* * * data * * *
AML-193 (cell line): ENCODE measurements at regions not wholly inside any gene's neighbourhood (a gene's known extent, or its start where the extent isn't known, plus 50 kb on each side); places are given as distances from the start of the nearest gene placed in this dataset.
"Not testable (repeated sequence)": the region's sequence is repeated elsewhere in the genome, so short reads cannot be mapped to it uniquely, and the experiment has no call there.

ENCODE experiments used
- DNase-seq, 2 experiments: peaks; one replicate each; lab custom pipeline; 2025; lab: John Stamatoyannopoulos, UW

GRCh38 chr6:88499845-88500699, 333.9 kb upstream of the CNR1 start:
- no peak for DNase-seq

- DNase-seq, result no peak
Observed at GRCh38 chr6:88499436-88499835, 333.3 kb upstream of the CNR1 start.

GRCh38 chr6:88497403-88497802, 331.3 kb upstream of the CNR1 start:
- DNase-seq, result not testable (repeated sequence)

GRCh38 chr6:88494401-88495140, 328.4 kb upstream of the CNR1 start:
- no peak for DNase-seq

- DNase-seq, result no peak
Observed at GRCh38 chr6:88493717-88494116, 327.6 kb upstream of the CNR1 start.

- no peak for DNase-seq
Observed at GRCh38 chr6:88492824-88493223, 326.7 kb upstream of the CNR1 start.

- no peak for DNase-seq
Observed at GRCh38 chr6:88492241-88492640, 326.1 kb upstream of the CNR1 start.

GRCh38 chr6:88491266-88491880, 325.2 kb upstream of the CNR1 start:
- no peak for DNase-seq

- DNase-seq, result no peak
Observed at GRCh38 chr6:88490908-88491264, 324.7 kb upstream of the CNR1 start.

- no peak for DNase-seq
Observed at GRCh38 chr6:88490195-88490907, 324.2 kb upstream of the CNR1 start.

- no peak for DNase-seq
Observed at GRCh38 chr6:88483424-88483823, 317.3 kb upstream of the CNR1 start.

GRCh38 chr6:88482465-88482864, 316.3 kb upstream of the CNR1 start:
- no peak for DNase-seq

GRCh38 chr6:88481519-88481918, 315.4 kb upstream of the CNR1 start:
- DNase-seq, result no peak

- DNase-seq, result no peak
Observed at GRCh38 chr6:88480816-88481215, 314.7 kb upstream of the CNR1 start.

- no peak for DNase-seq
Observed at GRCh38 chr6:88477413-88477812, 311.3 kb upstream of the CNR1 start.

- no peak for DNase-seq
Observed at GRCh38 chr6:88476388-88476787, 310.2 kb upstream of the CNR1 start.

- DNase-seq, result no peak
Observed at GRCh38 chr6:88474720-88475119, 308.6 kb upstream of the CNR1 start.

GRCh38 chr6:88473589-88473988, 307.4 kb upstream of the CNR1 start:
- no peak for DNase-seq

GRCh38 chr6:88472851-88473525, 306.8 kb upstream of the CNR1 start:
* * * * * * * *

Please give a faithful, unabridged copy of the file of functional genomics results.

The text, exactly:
AML-193 (cell line): ENCODE measurements at regions not wholly inside any gene's neighbourhood (a gene's known extent, or its start where the extent isn't known, plus 50 kb on each side); places are given as distances from the start of the nearest gene placed in this dataset.
"Not testable (repeated sequence)": the region's sequence is repeated elsewhere in the genome, so short reads cannot be mapped to it uniquely, and the experiment has no call there.

ENCODE experiments used
- DNase-seq, 2 experiments: peaks; one replicate each; lab custom pipeline; 2025; lab: John Stamatoyannopoulos, UW

GRCh38 chr6:88499845-88500699, 333.9 kb upstream of the CNR1 start:
- no peak for DNase-seq

- DNase-seq, result no peak
Observed at GRCh38 chr6:88499436-88499835, 333.3 kb upstream of the CNR1 start.

GRCh38 chr6:88497403-88497802, 331.3 kb upstream of the CNR1 start:
- DNase-seq, result not testable (repeated sequence)

GRCh38 chr6:88494401-88495140, 328.4 kb upstream of the CNR1 start:
- no peak for DNase-seq

- DNase-seq, result no peak
Observed at GRCh38 chr6:88493717-88494116, 327.6 kb upstream of the CNR1 start.

- no peak for DNase-seq
Observed at GRCh38 chr6:88492824-88493223, 326.7 kb upstream of the CNR1 start.

- no peak for DNase-seq
Observed at GRCh38 chr6:88492241-88492640, 326.1 kb upstream of the CNR1 start.

GRCh38 chr6:88491266-88491880, 325.2 kb upstream of the CNR1 start:
- no peak for DNase-seq

- DNase-seq, result no peak
Observed at GRCh38 chr6:88490908-88491264, 324.7 kb upstream of the CNR1 start.

- no peak for DNase-seq
Observed at GRCh38 chr6:88490195-88490907, 324.2 kb upstream of the CNR1 start.

- no peak for DNase-seq
Observed at GRCh38 chr6:88483424-88483823, 317.3 kb upstream of the CNR1 start.

GRCh38 chr6:88482465-88482864, 316.3 kb upstream of the CNR1 start:
- no peak for DNase-seq

GRCh38 chr6:88481519-88481918, 315.4 kb upstream of the CNR1 start:
- DNase-seq, result no peak

- DNase-seq, result no peak
Observed at GRCh38 chr6:88480816-88481215, 314.7 kb upstream of the CNR1 start.

- no peak for DNase-seq
Observed at GRCh38 chr6:88477413-88477812, 311.3 kb upstream of the CNR1 start.

- no peak for DNase-seq
Observed at GRCh38 chr6:88476388-88476787, 310.2 kb upstream of the CNR1 start.

- DNase-seq, result no peak
Observed at GRCh38 chr6:88474720-88475119, 308.6 kb upstream of the CNR1 start.

GRCh38 chr6:88473589-88473988, 307.4 kb upstream of the CNR1 start:
- no peak for DNase-seq

GRCh38 chr6:88472851-88473525, 306.8 kb upstream of the CNR1 start: